With so many digital video cameras available to rent, it might seem nearly impossible to choose just one.
Follow these tips to help you determine which digital video camera is right for you.
- Determine Your End Goal
Consider what your goal is, and the type of videos that you wish to produce. For instance, if you’re a newbie and are looking for something to capture a family vacation, you might be fine with a lower-end model.
However, if you’re thinking of getting serious about video production, and might even want to pursue this as a career, then this will change the type of camera you end up renting. Understand the type of videos that you want to make, and this will help steer you in the right direction.
- Consider the Equipment You already Have
The type of digital video camera that you select will depend on the type of equipment you’ve already got at your disposal, such as a computer or big screen TV. Make sure that the camera you decide on is compatible with your present equipment. Check things such as cable connections, video formats, and so forth.
- Your Budget
How much you can afford to spend renting a digital video camera will obviously play a major role in the one you choose. Not only do you need the camera, but you’ll also need a few other components too, such as memory cards, record tapes, and even extra batteries. Get a grasp of what you can afford so you can match your current budget with your video requirements.
- Do Your Homework
Conducting a little research beforehand is always a good idea. Go online and do some caparison shopping, or check out a few shops to see what is out there for you. Make sure to pay attention to all the features that are most useful for you, and read up on customer reviews for specific brands and models.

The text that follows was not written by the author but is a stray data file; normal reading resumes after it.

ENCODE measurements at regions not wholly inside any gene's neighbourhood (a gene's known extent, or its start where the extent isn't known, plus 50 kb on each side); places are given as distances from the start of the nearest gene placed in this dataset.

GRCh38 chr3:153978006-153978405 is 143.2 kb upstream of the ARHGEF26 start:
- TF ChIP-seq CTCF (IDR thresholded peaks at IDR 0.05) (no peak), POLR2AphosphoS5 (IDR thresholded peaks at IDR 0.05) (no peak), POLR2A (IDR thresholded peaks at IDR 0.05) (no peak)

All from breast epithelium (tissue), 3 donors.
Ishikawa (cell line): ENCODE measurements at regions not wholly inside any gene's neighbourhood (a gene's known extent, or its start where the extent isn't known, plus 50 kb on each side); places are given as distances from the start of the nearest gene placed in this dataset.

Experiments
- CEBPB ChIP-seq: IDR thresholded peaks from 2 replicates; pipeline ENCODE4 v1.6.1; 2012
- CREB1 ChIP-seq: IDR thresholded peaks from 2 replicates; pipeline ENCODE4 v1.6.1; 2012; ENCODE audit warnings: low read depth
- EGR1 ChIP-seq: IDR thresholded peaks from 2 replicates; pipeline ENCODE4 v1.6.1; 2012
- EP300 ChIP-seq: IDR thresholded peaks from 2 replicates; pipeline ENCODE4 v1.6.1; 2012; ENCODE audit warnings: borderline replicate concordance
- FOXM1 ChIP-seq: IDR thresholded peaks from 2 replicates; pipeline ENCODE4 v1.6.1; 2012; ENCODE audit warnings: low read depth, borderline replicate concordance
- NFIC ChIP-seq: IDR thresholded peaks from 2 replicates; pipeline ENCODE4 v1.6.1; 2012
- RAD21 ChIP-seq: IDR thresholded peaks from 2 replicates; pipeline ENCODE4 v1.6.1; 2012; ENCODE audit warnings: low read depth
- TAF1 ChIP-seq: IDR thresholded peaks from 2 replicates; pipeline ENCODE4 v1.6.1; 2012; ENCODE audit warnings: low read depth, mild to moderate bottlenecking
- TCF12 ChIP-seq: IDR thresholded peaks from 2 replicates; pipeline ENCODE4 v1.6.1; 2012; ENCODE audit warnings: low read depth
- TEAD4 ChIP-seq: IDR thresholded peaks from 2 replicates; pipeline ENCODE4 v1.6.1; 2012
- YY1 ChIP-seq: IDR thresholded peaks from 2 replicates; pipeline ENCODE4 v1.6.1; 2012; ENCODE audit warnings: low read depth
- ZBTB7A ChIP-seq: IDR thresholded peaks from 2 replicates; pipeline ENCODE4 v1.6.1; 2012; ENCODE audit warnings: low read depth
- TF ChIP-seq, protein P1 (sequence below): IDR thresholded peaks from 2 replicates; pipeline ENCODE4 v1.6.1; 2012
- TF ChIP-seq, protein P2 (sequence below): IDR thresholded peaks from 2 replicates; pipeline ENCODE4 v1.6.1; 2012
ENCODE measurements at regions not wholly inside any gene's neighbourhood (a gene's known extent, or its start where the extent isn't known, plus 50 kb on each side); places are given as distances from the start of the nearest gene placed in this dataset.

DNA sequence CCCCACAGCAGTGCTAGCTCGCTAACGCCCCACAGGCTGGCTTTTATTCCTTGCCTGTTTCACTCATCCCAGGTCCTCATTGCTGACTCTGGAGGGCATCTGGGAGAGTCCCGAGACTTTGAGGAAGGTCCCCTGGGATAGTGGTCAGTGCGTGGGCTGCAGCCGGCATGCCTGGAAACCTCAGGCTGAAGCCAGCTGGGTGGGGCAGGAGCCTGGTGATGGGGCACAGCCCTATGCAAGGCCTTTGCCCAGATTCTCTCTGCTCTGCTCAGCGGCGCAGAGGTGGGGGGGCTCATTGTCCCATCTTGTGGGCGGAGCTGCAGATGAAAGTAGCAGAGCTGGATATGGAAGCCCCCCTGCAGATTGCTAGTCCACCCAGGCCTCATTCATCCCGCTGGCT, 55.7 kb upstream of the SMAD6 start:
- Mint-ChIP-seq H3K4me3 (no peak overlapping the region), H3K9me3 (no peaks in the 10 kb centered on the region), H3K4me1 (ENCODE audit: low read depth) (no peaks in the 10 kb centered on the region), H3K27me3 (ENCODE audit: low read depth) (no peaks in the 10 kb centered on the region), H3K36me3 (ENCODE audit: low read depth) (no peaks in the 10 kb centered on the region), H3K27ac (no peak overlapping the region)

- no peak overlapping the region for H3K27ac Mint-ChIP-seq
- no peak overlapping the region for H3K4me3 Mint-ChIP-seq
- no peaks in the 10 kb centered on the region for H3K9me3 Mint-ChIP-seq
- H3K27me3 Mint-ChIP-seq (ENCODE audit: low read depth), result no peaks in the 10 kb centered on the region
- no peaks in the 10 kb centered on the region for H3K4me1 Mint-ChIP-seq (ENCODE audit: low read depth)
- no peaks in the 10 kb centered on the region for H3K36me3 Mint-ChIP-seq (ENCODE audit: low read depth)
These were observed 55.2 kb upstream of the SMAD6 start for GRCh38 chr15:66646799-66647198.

- Check Out the Camera in Person
Go to a shop and get your hands on a digital video camera that you are thinking of renting, and see how it actually looks in person and how it functions. You’ll want to have a clear idea of its grip, weight and balance. You’ll also want to check out the main controls to ensure that they are easy to access and that they respond quickly.
- Consider the Accessories Needed
The camera itself is one thing, but what about all the accessories that go along with it? Think about things like the following:
- Carrying cases
- Smart cards
- Hard drives
- Video tape Cassettes
Don’t forget about warranties and service, which should also be scoped out.
- Consider the Technical Specs
When it comes to charge coupled devices (CCDs), the larger and more abundant, the better. Cameras with three CCDs, for instance, are considered professional grade, while a single 1/8 chip camera is considered low quality. HD (high definition) 1080p (for progressive) is currently the standard.
Zoom lenses are convenient and highly useful, but if you rent a camera with a 300 x digital zoom, you’ll probably be disappointed because it’s too big and can distort the image. Lenses with optical zooms and numbers such as 18x or 22x are good enough.
You’ll need a lot of space to store and save digital HD video, whether it be in the camera or on a computer. A typical smart card for 32 GB digital video cameras might only be able to record a few minutes of the highest quality video. Dozens of gigabytes are needed to store tons of HD video, so even the largest hard drives can fill up really quickly.